TourBox Elite Review: An Impressive Little Time Saver
The TourBox Elite has been the subject of a lot of attention since the launch of its Kickstarter and with the crowdfunding campaign coming to a close, we decided to take a closer look at it to see if it’s worth your backing.
Disclaimer: Make sure you do your own research into any crowdfunding project you’re considering backing. While we aim to only share legitimate and trustworthy campaigns, there’s always a real chance that you can lose your money when backing any crowdfunded project. PetaPixel was provided a loan of the TourBox for the purposes of this review but is not an affiliate of the campaign. This review serves simply to evaluate the performance of the device should the company deliver an identical product to backers.
Having worked with several other external editing consoles before, I figured it was worth giving this little box a try to see how useful it was with applications like Adobe Photoshop, Adobe Lightroom, Capture One Pro, Final Cut Pro X, and the many others it can support (it can even be used as a MIDI controller). Plus, since the device has racked up over $420,000 from backers, clearly a lot of people really like what it can do, and I wanted to experience it for myself.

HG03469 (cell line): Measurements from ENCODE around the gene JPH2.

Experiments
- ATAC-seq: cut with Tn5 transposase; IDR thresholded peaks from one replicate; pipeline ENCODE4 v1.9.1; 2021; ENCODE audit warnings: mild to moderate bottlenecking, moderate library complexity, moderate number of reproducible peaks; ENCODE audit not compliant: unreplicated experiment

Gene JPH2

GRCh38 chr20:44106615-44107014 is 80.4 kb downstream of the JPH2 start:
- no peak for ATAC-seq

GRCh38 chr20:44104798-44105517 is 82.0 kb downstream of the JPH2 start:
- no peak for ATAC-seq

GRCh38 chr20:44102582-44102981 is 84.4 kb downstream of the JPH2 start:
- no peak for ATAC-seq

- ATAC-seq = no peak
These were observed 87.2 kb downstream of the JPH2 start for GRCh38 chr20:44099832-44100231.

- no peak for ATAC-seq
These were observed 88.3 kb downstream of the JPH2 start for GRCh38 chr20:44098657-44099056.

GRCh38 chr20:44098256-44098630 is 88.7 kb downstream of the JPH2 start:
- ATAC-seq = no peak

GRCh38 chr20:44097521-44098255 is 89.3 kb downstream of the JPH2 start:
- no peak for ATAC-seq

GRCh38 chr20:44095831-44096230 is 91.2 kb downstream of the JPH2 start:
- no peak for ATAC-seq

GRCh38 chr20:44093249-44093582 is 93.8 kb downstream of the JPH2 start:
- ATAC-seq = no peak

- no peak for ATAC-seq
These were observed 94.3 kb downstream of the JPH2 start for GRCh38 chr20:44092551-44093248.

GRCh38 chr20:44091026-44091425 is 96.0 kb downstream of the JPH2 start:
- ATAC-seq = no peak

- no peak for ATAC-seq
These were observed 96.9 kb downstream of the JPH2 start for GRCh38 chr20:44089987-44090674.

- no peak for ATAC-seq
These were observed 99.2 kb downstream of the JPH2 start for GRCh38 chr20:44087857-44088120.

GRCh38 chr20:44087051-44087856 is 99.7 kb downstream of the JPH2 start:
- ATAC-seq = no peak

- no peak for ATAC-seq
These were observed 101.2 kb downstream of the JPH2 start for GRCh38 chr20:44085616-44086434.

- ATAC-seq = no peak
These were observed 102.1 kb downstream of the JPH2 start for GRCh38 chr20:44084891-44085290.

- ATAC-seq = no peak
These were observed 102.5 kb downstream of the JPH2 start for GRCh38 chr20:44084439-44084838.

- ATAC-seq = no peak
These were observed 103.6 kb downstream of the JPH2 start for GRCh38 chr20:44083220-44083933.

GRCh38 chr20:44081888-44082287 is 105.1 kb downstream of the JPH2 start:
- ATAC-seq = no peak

Design and Build Quality
Keep in mind, I have not used the previous generation of TourBox consoles, so the Elite version is my first experience with the system. Out of the box, the Tourbox Elite had a lot more weight to it than I expected; it weighs in at just under a pound (425.7 grams with the batteries included, to be precise).
Despite the game-controller look of the device, it is surprisingly sturdy and durable all around, save for the battery door. With the heft of the design, the batteries and tray door of the pre-release model I evaluated popped off pretty much every time I picked up and moved the console. It seems the device’s own weight is enough to trigger the compartment open even when placed down gently, something which users should be aware of unless TourBox addresses this before shipping finished units next year. For the duration of my testing, I simply placed some gaffer’s tape across the bottom of the device to ensure the battery tray was only going to open when I wanted it to.
It doesn’t take a lot of searching to find that many of my colleagues in the industry have enjoyed working with TourBox consoles. On the exterior, not much has changed from the previous generation of the device and everything looks nearly identical outside of the shape of some of the buttons and the battery door on the bottom of the device (the previous version was not wireless), but there is still a little more to be discovered.